The extraordinarily high debt-to-GDP levels now projected to reach 81% of GDP by the end of 2020, poses an imminent threat to our sovereignty should we find ourselves unable to service the mounting debt bill and this cannot be taken lightly. The adoption of the Zero-based budgeting approach must target a reduction in areas where fiscal leakage is most rife and where funds are allocated to non-productive activities without compromising delivery of keys social support programmes. This will undoubtedly pose a challenge given our current economic climate however we await a detailed breakdown of this proposal as expected in the MTEF.
SAIBPP welcomes the commitment to infrastructure-led growth which echoes the recommendation made in our “SAIBPP 10-point plan to stimulate Economic Growth post COVID-19” published in April 2020. Infrastructure development and maintenance is a key driver of economic growth and a significant job creator which will leave a positive legacy for generations to come however, we must ensure that this expenditure serves to close the current socio-economic disparities that characterise the South African landscape by prioritising townships, rural areas and areas that have been previously under-resourced. Housing development should also be prioritised.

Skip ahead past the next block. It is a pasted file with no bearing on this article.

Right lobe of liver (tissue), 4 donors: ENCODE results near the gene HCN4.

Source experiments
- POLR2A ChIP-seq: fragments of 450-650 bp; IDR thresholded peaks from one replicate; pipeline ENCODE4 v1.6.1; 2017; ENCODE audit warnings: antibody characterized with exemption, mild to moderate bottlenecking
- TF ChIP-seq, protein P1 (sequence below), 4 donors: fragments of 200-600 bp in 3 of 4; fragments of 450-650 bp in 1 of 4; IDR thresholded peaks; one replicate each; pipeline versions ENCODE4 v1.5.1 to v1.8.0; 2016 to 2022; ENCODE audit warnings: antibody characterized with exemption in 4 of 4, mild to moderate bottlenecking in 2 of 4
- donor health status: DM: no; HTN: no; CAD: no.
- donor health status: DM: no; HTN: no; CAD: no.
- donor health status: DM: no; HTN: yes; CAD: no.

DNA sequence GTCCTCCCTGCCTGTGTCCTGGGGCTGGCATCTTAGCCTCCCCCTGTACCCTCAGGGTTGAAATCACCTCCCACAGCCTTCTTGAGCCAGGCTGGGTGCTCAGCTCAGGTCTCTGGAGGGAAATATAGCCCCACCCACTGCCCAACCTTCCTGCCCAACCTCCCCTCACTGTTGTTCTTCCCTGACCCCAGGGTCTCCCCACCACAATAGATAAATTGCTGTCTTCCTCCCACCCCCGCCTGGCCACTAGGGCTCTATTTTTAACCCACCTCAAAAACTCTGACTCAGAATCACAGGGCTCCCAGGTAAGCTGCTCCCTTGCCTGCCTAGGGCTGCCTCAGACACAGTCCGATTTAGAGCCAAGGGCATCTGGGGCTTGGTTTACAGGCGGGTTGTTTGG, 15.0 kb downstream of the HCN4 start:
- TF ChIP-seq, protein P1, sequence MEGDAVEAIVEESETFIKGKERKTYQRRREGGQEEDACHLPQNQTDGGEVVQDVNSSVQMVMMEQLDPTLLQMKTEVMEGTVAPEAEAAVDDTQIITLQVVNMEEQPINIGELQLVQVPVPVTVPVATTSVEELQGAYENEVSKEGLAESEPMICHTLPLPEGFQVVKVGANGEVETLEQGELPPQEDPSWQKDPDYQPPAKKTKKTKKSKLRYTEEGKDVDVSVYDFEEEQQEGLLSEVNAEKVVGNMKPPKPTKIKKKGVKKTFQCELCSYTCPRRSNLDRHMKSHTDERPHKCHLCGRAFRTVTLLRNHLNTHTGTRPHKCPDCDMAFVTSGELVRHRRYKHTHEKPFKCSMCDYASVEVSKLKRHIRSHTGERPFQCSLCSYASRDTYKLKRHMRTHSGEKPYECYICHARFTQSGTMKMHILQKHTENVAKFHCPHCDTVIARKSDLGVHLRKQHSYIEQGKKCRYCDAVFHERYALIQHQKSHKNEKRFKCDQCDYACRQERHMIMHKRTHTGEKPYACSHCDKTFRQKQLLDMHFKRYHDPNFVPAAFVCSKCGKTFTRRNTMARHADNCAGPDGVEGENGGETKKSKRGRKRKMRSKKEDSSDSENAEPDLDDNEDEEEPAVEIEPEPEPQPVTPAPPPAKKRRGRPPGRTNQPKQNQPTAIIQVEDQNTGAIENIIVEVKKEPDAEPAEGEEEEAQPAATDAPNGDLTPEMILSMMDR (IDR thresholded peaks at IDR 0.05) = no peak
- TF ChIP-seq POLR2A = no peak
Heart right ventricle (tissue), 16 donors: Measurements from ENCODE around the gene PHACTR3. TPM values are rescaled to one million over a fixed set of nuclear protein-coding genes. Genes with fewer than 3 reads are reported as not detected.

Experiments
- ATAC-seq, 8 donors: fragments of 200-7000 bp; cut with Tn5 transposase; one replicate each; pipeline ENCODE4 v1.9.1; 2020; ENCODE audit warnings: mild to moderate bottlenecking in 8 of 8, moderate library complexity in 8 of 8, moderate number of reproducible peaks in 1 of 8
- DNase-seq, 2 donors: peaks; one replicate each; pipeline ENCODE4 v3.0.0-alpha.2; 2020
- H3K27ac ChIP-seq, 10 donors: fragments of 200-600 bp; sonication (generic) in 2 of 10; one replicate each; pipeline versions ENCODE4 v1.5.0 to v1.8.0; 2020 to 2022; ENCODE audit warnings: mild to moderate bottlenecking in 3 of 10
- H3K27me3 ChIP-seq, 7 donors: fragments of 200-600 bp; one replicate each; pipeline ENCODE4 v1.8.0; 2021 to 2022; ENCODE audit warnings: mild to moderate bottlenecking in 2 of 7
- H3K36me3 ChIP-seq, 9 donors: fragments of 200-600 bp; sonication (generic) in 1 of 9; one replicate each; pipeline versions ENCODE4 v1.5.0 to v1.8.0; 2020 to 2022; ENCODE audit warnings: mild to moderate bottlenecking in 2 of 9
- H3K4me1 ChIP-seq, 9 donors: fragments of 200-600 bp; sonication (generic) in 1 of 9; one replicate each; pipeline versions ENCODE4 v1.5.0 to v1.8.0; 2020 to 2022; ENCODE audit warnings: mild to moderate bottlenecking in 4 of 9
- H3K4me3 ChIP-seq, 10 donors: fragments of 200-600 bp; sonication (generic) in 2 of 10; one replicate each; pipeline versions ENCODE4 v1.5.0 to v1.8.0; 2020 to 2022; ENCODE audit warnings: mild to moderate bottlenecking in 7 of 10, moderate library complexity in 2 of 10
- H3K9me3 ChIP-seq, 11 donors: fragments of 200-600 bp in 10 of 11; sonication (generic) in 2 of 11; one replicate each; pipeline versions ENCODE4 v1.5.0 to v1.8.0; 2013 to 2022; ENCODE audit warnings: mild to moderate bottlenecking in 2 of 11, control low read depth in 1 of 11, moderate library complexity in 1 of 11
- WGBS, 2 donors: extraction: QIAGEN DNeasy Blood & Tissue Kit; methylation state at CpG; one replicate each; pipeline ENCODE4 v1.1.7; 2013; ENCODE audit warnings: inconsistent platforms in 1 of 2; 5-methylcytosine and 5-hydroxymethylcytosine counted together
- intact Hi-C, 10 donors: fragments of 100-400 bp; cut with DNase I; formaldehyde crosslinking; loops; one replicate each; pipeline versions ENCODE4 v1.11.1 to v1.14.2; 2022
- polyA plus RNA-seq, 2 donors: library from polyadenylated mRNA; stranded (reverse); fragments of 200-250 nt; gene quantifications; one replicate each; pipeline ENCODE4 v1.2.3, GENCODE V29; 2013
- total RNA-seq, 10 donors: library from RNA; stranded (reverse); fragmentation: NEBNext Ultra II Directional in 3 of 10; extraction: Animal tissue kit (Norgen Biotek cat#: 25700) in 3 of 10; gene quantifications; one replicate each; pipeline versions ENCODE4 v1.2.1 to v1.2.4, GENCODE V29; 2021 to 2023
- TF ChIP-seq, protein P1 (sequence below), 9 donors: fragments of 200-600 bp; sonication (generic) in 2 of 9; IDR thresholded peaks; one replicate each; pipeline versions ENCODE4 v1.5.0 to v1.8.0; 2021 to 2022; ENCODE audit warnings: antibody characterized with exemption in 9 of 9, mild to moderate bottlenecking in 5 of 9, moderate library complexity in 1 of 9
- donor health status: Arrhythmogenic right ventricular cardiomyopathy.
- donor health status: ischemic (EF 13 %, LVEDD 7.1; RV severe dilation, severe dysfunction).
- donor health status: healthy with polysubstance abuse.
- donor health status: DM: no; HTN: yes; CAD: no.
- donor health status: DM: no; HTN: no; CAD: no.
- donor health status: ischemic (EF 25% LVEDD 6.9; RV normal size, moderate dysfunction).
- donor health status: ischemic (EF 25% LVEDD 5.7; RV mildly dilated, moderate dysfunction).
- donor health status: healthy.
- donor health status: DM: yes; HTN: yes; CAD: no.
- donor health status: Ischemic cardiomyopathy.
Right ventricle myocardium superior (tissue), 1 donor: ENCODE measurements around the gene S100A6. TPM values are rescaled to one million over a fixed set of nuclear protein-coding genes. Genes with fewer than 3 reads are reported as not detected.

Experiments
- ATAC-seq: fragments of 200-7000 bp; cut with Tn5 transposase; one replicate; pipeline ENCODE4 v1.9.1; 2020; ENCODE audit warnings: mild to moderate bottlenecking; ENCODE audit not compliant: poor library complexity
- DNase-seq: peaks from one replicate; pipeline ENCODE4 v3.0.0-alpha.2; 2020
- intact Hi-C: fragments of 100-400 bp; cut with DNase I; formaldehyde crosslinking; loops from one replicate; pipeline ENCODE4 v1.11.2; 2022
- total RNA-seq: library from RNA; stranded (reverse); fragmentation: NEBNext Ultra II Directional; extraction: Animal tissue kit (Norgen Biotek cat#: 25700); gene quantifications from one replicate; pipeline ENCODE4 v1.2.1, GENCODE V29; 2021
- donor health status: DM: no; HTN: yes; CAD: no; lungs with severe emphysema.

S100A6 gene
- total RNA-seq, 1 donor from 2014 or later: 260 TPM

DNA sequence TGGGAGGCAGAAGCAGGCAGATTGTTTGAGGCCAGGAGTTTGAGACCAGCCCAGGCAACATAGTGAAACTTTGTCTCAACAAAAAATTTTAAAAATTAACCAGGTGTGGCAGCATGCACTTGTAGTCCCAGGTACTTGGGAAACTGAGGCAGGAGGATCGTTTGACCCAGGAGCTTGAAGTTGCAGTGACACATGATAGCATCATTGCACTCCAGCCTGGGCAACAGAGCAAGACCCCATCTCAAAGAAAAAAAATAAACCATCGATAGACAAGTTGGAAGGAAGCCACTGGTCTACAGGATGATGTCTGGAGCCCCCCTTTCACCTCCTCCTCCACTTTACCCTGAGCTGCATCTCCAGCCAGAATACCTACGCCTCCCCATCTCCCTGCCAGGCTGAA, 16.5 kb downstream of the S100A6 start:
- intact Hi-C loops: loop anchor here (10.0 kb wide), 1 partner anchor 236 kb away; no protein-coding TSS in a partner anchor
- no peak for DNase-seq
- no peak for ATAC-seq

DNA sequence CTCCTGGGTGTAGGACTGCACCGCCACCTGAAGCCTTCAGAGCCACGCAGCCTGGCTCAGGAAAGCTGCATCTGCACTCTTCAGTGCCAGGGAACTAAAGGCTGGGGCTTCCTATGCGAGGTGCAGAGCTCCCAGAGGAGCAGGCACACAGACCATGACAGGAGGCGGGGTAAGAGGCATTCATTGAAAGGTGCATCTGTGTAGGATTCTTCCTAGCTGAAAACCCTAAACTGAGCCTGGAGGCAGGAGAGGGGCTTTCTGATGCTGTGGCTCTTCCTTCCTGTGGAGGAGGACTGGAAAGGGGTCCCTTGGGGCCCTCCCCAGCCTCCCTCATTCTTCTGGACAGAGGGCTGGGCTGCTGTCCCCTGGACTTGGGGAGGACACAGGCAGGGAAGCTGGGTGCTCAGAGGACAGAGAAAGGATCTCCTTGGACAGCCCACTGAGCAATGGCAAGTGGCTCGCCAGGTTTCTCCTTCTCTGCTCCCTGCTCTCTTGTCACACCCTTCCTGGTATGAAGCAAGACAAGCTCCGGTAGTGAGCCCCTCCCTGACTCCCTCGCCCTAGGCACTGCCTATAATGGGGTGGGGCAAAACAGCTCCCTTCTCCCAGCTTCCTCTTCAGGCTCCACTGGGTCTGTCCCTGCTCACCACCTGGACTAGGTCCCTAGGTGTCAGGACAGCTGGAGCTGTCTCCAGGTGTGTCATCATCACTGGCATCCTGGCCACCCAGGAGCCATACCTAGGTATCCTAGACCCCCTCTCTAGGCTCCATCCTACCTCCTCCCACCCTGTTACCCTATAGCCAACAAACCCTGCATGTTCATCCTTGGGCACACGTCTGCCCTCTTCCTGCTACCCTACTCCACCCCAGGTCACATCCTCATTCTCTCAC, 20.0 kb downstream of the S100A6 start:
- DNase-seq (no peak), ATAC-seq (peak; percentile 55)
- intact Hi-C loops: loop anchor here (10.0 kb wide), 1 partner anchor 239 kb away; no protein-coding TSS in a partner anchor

In conclusion, we reiterate all the proposals made in the SAIBPP 10-point plan to economic recovery post COVID-19, which have been shared widely and publicly. We are encouraged that some of the key proposals have already been adopted such as; the reduction of the repo rate, the subsidising of the taxi industry and the reallocation of budgeted expenditure towards infrastructure development. We urge that structural reforms of the economy must be fast-tracked to increase transformation and reduce socio-economic inequalities, as well as rapid localisation of private and public procurement and the de-concentration of uncompetitive industries to drive investment in SMMEs.”